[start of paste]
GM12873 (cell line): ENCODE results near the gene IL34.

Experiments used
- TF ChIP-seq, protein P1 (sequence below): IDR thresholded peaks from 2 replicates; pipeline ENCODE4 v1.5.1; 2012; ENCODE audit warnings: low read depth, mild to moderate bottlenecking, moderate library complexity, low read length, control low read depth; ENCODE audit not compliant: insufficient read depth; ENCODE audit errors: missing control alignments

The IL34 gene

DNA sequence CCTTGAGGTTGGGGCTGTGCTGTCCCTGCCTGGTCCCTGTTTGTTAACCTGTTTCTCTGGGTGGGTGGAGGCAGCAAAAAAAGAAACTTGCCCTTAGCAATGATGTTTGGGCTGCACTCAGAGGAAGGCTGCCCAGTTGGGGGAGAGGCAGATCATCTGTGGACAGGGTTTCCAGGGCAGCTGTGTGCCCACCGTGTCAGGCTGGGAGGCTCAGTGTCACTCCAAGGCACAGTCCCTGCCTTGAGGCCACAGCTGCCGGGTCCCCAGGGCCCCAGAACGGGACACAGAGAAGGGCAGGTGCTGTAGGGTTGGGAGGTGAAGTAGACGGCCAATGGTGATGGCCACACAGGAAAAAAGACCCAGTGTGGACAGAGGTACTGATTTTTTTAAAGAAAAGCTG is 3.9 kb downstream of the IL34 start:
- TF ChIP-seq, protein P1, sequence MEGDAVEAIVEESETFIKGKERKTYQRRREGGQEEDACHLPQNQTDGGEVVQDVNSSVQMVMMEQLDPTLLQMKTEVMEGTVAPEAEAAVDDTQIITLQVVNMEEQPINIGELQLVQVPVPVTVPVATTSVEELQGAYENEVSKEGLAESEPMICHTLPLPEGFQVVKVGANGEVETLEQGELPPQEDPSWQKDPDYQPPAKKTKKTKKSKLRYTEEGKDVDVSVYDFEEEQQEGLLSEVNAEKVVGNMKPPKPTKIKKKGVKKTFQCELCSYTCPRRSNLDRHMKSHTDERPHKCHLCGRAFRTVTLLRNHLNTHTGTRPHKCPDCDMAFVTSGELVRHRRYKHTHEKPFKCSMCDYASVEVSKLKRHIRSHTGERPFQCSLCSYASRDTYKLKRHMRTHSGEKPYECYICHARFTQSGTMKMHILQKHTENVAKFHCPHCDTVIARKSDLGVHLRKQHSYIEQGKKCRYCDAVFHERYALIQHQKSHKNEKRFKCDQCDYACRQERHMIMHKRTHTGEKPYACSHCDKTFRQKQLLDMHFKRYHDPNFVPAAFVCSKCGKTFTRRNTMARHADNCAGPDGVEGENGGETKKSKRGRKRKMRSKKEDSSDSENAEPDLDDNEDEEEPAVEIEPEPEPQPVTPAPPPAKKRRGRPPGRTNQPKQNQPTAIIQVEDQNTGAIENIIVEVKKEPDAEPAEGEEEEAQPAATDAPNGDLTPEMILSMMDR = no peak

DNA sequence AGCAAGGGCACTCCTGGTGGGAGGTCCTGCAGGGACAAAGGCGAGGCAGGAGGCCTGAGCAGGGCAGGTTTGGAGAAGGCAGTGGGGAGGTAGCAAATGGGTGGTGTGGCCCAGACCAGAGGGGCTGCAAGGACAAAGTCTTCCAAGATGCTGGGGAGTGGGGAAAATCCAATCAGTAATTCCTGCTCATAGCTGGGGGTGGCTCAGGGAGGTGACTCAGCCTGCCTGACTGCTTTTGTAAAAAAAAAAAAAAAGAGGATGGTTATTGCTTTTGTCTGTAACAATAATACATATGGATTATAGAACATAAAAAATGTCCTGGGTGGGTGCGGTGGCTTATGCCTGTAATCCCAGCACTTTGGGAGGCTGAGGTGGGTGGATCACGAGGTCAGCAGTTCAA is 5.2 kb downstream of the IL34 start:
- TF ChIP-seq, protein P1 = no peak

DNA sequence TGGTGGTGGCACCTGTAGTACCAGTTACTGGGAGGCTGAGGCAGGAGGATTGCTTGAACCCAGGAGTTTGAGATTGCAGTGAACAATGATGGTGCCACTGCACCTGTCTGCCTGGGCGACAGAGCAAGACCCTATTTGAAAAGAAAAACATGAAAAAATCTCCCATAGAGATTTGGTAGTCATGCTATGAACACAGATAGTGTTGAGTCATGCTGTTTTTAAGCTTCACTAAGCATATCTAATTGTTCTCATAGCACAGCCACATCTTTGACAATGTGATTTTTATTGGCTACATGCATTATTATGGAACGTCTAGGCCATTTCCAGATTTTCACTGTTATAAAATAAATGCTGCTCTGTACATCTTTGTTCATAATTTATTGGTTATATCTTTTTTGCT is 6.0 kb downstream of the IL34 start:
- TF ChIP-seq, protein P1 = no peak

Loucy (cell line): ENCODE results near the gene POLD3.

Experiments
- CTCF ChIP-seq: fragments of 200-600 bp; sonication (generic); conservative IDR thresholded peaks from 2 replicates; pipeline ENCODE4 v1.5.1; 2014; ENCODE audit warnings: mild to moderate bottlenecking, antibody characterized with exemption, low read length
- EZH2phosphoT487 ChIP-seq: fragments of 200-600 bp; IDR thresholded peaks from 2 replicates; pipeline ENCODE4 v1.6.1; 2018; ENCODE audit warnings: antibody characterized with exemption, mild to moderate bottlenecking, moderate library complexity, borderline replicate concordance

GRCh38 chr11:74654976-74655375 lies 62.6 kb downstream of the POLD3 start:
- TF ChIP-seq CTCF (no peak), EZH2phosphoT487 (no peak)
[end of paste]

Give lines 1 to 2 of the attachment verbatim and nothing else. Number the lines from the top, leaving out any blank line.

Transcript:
GM12873 (cell line): ENCODE results near the gene IL34.

Experiments used